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Marcus Garvey is a political activist from Jamaica. He was an activist, publisher, journalist, orator, and founder of the Universal Negro Improvement Association and African Communities League. He was the first President of both organizations and declared Provisional President of Africa. This is an overview of his life and contributions.
The career of Marcus Garvey is very diverse. He was a publisher, journalist, entrepreneur, orator, and political activist. He founded the Universal Negro Improvement Association and became the first president of the African Communities League. He also served as the Provisional President of Africa. Garvey's achievements are outlined below.
At the age of fourteen, Garvey began working as a printer's apprentice. This experience led him to get involved with trade unions. He later took part in a printers' strike, which sparked his interest in political activism. After a stint in Jamaica, he moved to London. While studying philosophy at Birkbeck College, he worked for a pan-Africanism newspaper and led debates at Speakers' Corner in Hyde Park.
Garvey's early life was spent in Jamaica. His father was a stonemason and his mother was a domestic servant. His father was an avid reader and a strong influence. The young Garvey was able to learn to read at home.
Influence on Rastafari movement
The influence of Marcus Garvey on the Rastafari movement was significant. Rastas were originally drawn from the African-Jamaican underclass. However, Garvey's political movement grew among the emerging black middle class. The roots of a political movement play a crucial role in determining its ideological framework and evolution.
Garvey's plight for nationalism gave blacks a sense of identification with Africa. His emphasis on self-reliance also contributed to the emergence of the Rastafari movement. This movement linked the future of black people to the redemption of Africa.
The early Rastas were closely connected with Garvey's Back-to-Africa movement in Jamaica. However, their religious beliefs were also heavily influenced by another movement known as the Afro-Athlican Church. These beliefs were embodied in the religious text, called the Holy Piby. Garvey's ideas were often referenced in reggae music.
In his speeches, Garvey quoted Hebrew prophecies. However, he did not intend for these prophecies to be interpreted literally. As a result, the Rastafari movement merged biblical texts with Africanist beliefs, giving rise to the cultural Rastafari movement. However, Garvey's words were widely criticized by Christians and others, who were quick to condemn him.
Influence on black separatism
In 1914, Marcus Garvey founded the Universal Negro Improvement Association (UNA), which soon became the largest mass movement in African-American history. By the early 1920s, the UNIA had 700 branches spread across 38 states. Its mission was to bring about unity and self-help among black people. The organization's influence also spread to the Caribbean and Africa.
In addition to the UNIA, Garvey founded a number of black-owned companies. The Black Star Line was one of these, and it was a shipping company that was widely known. During the 1920s, Garvey had 35,000 investors purchase $5 shares. The company, however, failed, and Garvey was convicted of mail fraud and deported. Despite this setback, his legacy lives on in black nationalist circles today.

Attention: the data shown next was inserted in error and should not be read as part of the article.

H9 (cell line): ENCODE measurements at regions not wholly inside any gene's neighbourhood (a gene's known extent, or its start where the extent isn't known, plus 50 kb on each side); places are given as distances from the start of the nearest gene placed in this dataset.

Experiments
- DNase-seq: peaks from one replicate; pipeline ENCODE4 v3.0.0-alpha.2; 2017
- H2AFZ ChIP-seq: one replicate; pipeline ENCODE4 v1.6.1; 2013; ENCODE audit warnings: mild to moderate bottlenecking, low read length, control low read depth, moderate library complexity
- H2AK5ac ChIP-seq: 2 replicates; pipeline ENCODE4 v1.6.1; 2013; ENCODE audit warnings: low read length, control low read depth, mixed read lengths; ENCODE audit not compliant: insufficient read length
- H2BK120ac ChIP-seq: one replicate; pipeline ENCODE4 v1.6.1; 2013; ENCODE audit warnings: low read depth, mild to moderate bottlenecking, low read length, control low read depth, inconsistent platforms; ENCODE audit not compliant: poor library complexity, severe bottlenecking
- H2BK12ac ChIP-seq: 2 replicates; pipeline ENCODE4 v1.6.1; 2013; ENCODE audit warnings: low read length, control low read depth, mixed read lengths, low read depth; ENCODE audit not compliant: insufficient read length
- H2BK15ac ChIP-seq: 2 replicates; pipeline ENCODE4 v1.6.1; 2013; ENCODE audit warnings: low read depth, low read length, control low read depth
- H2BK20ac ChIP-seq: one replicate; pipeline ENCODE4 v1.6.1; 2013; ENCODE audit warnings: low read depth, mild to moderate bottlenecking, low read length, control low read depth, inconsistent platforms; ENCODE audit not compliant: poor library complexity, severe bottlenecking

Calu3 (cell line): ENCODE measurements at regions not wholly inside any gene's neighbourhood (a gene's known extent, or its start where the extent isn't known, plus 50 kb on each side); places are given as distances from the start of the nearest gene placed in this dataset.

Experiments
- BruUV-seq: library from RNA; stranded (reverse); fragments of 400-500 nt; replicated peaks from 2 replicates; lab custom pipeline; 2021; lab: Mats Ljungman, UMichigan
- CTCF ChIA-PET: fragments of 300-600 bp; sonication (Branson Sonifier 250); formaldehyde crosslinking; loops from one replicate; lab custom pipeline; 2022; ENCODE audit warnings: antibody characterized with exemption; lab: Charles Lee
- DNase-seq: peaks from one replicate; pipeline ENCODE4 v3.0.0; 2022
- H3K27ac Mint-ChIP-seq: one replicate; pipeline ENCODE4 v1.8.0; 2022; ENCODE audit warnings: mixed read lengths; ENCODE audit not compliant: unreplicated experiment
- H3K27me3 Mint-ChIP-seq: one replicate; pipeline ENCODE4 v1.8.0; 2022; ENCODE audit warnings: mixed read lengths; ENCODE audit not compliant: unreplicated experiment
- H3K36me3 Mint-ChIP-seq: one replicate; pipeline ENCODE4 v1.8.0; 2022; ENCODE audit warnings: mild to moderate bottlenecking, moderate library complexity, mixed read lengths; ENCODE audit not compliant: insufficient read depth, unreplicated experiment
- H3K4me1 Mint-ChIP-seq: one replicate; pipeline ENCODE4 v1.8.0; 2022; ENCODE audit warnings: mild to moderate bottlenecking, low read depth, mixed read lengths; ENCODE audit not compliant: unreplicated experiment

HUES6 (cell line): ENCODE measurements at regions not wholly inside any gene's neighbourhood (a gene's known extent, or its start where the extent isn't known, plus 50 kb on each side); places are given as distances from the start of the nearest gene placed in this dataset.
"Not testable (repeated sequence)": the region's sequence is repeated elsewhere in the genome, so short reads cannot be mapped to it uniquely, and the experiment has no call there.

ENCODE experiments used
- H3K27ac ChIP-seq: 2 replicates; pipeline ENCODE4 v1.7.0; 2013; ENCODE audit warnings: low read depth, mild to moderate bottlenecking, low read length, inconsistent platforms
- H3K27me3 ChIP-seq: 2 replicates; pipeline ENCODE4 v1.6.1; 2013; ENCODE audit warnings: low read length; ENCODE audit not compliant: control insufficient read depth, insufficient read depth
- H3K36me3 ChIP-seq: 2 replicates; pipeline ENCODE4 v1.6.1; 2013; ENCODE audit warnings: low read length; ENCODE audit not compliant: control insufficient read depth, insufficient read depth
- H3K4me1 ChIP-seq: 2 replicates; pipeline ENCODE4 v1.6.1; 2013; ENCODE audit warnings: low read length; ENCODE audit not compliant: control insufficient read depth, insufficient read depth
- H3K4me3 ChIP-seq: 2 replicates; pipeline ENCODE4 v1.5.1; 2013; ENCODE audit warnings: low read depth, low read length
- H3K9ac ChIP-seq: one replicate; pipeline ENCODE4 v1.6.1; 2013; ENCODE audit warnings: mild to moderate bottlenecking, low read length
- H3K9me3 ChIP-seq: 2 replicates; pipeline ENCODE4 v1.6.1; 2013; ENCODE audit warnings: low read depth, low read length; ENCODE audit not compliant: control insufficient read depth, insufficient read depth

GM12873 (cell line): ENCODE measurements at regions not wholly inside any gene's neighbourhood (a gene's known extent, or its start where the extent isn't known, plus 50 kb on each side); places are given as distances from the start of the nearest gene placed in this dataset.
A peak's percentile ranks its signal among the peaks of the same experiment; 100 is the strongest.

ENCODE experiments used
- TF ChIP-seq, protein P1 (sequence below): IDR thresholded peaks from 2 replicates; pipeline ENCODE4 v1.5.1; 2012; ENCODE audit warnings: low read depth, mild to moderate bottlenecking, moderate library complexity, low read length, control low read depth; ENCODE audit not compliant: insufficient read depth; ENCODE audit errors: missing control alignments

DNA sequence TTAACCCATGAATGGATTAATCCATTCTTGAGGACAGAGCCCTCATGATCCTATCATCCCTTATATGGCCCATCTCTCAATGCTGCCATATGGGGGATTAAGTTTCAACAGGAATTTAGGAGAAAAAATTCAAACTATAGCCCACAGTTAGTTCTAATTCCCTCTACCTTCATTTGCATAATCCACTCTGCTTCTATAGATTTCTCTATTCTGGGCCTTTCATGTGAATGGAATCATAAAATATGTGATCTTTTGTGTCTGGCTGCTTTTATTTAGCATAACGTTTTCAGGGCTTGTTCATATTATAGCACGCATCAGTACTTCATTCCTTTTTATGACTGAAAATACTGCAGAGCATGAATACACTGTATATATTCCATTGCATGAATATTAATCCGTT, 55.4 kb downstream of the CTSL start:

Garvey's message of black nationalism encountered considerable resistance from other black leaders. Many of them, including A. Philip Randolph and James Weldon Johnson, were sceptical of his beliefs. Garvey also met with the Grand Wizard of the Ku Klux Klan in 1923, and both men believed that they shared the same views on segregation. Garvey's ultimate goal was to create a separate state for blacks.
Influence on UNIA
The United Nations Industrial Association (UNIA) was founded by Marcus Garvey. He sought to create an organization that would promote economic and social justice for the Black population. UNIA held regular public meetings in Liberty Hall and organized large parades through Harlem. He also promoted Black business ownership, mutual aid societies, and educational endeavors. His organization developed retail sales networks, cooperatives, and entrepreneurial initiatives, including the Black Star Line Steamship Corporation.
The UNIA was born from the convergence of contrasting traditions of racial and social consciousness. Garvey preached about black nationalism in economic, political, and social terms. His ideas of race conservation and social mobility shaped UNIA's mission. He was a prophet of the people and, in his own words, "a man of the people."
In 1933, Garvey began publishing a new newspaper. In March 1935, he crossed the Atlantic to London, where he continued to promote UNIA's activities. Despite the opposition of some of his fellow UNIA members, he nevertheless continued to spread his ideas and influence. However, he was accused of taking positions that many UNIA members found difficult to digest. For example, in his newspaper, he criticized the Ethiopian emperor Haile Selassie I for refusing to meet him in exile in Bath. While the Ethiopian emperor had not been officially colonized, he was revered in the Americas as the representative of a Biblical dynasty and leader of an uncolonized nation.
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